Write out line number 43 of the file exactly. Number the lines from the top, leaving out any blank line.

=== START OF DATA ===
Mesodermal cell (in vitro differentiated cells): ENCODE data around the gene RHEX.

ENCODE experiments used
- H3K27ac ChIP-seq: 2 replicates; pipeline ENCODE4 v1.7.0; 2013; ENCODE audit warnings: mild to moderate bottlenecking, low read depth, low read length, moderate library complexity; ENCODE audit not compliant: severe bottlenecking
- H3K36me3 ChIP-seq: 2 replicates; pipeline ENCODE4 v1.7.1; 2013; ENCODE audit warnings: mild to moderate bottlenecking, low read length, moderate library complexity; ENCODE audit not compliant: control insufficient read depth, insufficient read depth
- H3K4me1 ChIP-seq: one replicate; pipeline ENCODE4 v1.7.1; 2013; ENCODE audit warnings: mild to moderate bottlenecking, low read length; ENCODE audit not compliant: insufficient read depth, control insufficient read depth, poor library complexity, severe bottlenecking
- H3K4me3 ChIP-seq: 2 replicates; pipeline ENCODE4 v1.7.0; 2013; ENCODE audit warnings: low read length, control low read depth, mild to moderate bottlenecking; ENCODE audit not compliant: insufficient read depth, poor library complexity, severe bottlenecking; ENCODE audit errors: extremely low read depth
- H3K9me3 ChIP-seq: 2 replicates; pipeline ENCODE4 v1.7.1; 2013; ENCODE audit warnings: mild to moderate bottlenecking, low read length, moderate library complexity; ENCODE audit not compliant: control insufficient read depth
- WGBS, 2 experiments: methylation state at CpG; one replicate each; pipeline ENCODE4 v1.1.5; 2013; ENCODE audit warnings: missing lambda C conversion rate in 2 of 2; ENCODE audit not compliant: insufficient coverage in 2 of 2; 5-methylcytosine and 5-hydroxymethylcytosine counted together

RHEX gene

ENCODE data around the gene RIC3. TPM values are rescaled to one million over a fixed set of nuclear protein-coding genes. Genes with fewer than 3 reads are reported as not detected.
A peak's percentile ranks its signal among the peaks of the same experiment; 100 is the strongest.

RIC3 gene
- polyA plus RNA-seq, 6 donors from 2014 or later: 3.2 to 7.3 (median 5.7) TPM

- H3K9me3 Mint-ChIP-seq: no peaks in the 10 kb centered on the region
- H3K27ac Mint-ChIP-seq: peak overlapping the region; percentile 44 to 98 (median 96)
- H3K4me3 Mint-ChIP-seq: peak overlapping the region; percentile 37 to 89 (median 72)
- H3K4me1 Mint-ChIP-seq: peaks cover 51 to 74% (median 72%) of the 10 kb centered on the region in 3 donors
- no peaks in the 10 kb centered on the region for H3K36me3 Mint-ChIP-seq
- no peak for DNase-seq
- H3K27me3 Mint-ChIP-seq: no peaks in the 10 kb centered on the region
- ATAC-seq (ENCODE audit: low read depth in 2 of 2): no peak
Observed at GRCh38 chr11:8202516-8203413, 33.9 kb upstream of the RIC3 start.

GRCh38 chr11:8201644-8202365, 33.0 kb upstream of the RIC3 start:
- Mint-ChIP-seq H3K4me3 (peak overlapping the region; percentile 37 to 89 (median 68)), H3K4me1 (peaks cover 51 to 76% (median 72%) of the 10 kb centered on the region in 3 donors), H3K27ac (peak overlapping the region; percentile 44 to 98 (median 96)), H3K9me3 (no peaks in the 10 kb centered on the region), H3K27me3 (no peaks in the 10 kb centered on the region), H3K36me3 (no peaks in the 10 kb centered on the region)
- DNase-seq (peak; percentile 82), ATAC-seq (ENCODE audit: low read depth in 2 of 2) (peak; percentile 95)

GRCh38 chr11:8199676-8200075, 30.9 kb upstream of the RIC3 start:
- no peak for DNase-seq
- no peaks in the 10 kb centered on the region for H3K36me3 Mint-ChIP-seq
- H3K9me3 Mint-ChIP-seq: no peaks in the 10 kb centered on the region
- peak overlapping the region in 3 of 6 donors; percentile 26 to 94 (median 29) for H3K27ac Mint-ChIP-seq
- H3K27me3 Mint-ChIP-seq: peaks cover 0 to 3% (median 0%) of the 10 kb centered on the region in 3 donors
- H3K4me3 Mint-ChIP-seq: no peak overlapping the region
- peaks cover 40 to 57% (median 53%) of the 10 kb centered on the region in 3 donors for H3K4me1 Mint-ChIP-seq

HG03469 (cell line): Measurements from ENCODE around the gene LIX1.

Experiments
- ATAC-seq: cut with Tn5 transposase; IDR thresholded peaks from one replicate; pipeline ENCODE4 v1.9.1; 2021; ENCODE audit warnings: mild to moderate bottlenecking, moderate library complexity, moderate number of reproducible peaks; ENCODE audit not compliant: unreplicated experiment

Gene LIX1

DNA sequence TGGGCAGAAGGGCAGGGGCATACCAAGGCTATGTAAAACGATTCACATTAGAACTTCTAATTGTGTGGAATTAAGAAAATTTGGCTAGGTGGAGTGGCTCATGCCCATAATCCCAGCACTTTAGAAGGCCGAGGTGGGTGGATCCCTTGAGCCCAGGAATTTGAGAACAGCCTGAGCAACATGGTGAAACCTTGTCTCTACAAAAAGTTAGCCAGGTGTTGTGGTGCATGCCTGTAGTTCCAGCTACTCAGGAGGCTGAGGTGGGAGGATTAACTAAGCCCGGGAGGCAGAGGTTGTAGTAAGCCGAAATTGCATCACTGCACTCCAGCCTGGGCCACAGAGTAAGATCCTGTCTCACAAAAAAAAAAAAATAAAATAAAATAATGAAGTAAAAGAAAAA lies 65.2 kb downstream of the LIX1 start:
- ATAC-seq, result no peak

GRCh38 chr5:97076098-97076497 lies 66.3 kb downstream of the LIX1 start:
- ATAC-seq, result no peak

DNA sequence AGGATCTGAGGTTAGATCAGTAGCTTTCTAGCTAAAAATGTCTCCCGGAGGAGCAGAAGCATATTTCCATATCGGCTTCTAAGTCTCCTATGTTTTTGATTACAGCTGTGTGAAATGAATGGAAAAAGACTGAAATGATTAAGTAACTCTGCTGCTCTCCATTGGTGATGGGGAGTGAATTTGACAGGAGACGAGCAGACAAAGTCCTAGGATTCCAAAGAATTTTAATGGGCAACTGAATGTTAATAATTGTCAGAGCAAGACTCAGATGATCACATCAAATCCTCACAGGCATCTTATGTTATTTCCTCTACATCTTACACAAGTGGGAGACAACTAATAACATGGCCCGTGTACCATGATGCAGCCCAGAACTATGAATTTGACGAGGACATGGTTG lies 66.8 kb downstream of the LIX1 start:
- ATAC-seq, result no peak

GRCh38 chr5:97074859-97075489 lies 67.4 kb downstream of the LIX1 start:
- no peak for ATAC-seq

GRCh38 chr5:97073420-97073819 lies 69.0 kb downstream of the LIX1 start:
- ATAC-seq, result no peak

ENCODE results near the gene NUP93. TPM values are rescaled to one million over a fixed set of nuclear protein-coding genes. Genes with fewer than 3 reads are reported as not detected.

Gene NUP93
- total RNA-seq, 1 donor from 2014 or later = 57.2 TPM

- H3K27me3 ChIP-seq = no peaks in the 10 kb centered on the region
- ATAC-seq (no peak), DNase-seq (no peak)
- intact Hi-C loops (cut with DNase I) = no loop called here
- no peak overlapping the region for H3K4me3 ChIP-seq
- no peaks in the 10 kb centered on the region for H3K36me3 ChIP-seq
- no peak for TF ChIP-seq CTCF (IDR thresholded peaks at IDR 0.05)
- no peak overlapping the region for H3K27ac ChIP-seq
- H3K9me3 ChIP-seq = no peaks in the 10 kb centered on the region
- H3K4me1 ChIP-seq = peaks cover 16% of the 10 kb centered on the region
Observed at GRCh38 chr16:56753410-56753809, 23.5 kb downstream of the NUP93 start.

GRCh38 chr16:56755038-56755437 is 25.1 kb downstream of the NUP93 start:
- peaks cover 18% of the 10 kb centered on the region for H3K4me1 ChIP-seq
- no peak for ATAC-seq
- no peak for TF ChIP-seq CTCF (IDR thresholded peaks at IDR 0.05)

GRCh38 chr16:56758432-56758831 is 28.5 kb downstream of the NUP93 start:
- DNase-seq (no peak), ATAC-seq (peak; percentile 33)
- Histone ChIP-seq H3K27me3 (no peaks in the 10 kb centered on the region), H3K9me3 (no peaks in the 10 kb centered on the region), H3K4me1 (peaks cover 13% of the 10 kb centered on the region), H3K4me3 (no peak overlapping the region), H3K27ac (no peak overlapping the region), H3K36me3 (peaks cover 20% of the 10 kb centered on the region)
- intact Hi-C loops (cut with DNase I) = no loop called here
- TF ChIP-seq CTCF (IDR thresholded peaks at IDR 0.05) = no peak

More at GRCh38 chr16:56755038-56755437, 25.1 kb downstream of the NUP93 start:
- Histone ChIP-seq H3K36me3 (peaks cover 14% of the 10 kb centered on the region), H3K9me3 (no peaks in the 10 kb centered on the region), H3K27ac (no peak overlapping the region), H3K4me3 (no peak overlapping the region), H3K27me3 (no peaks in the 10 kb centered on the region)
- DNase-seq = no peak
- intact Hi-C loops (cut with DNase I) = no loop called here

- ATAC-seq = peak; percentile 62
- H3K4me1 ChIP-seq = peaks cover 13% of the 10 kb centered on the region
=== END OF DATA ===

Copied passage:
- ATAC-seq, result no peak